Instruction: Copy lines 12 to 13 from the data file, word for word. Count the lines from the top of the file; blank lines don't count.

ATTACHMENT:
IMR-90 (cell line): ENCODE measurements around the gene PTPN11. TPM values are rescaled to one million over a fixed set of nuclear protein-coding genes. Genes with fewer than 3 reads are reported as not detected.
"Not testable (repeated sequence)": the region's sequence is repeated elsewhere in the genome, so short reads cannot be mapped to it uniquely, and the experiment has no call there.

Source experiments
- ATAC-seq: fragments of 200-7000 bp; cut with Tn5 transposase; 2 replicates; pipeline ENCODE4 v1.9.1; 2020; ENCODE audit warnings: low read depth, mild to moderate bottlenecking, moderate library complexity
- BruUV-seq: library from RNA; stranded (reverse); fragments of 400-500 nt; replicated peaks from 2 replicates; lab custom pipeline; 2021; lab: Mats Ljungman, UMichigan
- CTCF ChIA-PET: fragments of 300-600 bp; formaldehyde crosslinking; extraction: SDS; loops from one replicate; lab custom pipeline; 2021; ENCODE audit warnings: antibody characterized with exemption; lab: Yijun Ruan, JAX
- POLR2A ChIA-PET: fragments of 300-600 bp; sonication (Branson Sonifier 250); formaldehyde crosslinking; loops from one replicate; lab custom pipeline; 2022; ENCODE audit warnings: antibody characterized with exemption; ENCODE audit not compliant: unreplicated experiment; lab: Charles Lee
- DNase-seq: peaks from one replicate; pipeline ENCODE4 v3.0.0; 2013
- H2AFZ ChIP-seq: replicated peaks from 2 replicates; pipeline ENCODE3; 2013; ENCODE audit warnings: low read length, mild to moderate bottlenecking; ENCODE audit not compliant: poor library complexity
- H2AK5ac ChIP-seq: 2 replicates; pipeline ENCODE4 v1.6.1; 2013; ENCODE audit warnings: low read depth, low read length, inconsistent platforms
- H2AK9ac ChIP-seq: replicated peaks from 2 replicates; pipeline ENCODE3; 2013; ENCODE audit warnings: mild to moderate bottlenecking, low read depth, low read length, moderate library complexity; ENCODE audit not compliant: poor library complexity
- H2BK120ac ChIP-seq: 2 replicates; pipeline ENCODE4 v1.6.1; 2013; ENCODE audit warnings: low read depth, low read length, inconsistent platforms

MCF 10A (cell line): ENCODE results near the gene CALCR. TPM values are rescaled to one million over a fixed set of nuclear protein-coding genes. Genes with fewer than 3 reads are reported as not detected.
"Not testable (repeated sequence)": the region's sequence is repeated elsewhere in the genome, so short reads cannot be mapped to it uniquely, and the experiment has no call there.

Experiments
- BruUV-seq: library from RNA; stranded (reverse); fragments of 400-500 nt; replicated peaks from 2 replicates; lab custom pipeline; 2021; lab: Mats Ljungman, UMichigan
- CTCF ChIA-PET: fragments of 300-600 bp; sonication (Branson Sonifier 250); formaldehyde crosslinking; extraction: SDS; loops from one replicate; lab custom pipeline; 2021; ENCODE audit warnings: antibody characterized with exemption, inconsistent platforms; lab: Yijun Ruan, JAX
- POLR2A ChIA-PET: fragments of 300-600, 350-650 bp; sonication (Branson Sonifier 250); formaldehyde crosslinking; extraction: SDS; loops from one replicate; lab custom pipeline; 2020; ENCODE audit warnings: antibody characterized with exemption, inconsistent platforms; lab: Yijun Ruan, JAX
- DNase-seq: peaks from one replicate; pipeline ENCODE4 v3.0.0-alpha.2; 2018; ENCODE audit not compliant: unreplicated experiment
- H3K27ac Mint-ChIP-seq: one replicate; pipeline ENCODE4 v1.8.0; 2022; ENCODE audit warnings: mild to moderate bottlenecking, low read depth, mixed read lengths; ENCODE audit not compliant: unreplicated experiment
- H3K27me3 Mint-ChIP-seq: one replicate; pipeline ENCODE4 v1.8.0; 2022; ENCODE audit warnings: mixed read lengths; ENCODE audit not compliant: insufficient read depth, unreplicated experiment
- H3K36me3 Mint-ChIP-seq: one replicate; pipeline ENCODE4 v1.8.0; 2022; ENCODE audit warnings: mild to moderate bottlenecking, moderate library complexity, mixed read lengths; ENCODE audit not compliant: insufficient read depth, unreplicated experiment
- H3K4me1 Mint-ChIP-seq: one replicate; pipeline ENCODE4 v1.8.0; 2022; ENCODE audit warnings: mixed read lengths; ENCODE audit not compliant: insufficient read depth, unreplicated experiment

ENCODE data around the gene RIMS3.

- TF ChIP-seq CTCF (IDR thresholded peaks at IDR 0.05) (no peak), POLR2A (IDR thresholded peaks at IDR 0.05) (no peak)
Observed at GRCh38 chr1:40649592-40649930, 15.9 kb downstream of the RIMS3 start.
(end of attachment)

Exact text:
- H2BK120ac ChIP-seq: 2 replicates; pipeline ENCODE4 v1.6.1; 2013; ENCODE audit warnings: low read depth, low read length, inconsistent platforms

MCF 10A (cell line): ENCODE results near the gene CALCR. TPM values are rescaled to one million over a fixed set of nuclear protein-coding genes. Genes with fewer than 3 reads are reported as not detected.